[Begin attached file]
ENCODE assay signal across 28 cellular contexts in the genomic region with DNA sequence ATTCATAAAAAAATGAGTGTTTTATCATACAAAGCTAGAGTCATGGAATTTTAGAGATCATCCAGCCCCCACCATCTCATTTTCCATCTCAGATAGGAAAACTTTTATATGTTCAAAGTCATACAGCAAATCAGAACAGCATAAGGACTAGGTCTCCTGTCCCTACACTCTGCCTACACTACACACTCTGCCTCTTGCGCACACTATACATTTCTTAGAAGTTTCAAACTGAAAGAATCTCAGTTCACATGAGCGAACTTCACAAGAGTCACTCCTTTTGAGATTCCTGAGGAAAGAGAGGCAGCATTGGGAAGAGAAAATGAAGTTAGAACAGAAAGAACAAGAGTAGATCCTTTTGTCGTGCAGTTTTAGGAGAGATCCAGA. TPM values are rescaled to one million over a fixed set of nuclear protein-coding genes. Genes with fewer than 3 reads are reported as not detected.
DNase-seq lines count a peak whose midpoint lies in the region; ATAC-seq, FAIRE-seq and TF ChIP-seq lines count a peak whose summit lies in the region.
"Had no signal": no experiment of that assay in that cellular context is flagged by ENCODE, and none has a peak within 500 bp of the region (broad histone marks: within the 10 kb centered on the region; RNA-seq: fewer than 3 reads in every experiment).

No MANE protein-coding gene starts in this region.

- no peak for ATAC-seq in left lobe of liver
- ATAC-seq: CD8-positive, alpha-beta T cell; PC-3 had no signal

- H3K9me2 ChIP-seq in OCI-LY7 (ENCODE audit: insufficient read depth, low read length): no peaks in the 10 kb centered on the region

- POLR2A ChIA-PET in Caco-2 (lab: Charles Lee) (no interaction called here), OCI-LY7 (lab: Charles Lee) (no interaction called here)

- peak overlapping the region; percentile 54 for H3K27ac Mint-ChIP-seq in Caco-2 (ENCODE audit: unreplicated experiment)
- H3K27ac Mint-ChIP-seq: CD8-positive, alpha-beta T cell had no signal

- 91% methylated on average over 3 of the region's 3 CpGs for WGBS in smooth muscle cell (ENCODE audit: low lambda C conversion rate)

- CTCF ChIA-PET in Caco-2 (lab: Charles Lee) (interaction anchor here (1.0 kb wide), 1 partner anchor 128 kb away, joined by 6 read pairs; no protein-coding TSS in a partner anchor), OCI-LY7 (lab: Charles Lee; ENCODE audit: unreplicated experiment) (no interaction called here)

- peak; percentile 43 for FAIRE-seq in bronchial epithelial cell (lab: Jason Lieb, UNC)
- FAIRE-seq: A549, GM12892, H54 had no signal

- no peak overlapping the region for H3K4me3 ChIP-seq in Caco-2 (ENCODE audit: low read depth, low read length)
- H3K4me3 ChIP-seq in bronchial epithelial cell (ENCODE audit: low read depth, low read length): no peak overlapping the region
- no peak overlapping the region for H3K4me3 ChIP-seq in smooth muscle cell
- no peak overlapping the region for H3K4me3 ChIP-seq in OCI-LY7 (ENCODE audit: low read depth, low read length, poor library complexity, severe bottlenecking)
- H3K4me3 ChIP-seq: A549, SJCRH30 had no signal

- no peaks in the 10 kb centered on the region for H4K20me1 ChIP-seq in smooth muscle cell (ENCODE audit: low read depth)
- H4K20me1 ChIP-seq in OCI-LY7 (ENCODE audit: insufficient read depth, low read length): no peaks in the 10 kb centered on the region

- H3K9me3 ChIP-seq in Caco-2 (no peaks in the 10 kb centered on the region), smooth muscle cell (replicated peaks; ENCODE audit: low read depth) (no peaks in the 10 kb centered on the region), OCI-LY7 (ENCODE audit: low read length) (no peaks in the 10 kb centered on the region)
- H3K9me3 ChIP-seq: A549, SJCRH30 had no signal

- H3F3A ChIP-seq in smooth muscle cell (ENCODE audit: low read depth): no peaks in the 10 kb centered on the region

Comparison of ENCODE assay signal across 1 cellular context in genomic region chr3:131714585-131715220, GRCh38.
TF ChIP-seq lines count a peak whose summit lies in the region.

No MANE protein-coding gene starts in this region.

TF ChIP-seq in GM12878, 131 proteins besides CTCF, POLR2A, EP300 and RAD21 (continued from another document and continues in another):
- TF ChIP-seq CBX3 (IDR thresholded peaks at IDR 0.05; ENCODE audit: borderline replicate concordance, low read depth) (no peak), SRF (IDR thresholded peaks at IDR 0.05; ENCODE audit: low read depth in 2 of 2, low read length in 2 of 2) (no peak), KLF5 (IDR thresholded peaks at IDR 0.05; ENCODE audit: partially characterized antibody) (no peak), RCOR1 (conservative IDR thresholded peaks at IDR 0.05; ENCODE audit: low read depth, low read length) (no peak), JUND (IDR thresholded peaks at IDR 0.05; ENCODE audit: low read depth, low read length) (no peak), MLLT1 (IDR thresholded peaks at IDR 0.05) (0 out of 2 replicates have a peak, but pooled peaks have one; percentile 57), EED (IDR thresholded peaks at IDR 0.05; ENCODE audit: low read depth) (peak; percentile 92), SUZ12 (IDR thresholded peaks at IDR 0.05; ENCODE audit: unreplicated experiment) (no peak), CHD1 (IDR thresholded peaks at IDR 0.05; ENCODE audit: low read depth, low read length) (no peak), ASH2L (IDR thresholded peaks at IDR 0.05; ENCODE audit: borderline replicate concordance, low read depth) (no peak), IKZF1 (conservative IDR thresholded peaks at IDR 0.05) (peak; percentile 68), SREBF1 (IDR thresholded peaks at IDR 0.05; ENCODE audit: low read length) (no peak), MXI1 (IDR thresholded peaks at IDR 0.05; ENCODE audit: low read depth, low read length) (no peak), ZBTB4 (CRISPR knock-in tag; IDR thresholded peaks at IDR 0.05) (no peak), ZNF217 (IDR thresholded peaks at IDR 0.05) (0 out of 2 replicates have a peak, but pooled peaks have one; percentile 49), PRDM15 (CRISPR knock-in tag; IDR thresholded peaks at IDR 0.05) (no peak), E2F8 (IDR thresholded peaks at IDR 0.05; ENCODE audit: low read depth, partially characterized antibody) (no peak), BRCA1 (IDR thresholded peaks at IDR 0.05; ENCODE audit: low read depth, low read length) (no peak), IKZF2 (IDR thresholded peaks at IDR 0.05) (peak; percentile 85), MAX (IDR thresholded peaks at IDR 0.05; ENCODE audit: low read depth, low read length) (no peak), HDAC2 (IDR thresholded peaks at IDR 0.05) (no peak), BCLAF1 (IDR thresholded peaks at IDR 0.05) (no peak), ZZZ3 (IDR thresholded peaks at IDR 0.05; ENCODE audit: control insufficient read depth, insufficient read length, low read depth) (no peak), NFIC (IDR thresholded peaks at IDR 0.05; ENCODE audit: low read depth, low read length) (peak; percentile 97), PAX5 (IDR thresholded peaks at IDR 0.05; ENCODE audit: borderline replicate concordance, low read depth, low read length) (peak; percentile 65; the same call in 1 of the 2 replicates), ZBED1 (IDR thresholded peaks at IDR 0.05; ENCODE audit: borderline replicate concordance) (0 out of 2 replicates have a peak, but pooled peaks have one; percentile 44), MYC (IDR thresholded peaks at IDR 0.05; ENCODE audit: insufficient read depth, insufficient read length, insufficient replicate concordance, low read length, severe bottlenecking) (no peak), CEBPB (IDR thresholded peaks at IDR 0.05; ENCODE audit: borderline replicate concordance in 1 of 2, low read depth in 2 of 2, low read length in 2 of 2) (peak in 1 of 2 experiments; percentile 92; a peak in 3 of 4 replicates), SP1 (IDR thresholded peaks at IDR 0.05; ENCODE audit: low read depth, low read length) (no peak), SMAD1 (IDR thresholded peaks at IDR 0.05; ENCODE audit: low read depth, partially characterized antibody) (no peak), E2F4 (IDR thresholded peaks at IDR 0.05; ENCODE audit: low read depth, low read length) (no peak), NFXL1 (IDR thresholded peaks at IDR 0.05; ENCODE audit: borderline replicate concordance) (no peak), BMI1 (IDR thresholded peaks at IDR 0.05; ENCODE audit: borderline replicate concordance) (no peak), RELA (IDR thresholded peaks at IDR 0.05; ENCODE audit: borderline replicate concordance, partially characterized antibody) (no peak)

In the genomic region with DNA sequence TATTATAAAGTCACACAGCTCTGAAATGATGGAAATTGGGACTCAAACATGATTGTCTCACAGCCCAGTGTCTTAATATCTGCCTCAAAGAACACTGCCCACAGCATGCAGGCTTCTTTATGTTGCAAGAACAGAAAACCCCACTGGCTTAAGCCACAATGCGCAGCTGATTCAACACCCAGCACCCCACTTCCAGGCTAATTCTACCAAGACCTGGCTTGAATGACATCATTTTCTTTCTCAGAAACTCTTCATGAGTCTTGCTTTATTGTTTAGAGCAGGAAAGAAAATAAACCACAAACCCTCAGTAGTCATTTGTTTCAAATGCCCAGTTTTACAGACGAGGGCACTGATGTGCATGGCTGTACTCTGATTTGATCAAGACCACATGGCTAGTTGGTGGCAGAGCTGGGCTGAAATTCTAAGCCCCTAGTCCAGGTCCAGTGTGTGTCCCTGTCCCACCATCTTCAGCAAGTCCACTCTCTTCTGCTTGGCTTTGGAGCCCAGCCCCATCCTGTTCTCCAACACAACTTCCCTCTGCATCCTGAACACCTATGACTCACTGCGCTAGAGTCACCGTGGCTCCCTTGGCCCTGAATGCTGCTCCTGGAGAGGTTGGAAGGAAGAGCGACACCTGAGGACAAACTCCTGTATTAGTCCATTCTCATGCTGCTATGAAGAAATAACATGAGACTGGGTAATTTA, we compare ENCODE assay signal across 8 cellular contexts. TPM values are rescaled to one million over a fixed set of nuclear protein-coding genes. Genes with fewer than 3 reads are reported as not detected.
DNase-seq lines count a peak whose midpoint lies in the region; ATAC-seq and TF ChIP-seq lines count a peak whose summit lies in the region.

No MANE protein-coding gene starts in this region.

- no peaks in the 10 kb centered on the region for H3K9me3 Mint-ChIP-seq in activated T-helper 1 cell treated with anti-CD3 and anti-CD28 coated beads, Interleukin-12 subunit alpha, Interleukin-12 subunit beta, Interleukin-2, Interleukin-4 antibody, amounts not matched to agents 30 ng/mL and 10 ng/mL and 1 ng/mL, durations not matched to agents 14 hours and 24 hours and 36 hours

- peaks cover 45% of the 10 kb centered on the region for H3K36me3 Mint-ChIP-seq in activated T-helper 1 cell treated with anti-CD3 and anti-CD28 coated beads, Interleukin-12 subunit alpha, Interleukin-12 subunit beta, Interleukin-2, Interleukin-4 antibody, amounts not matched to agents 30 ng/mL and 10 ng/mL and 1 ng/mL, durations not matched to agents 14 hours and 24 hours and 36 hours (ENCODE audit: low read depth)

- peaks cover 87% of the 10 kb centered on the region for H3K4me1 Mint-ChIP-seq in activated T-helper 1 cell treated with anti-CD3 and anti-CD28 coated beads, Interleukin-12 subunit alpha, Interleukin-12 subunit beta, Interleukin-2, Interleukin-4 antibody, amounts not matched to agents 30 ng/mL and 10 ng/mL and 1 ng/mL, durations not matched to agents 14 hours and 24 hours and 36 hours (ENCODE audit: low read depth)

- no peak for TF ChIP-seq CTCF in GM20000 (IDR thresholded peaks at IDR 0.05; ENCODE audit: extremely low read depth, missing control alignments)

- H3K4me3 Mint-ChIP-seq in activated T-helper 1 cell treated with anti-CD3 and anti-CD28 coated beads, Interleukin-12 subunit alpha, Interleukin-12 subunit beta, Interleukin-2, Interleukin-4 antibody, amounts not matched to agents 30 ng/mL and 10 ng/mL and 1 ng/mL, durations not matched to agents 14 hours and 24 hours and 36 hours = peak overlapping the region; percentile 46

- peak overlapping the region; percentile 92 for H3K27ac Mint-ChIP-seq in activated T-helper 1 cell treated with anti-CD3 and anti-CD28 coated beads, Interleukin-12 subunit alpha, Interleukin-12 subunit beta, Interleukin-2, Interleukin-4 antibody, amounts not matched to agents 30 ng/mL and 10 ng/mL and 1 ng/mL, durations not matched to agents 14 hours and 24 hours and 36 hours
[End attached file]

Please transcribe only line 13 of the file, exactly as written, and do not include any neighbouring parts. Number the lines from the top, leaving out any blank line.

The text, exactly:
- peak; percentile 43 for FAIRE-seq in bronchial epithelial cell (lab: Jason Lieb, UNC)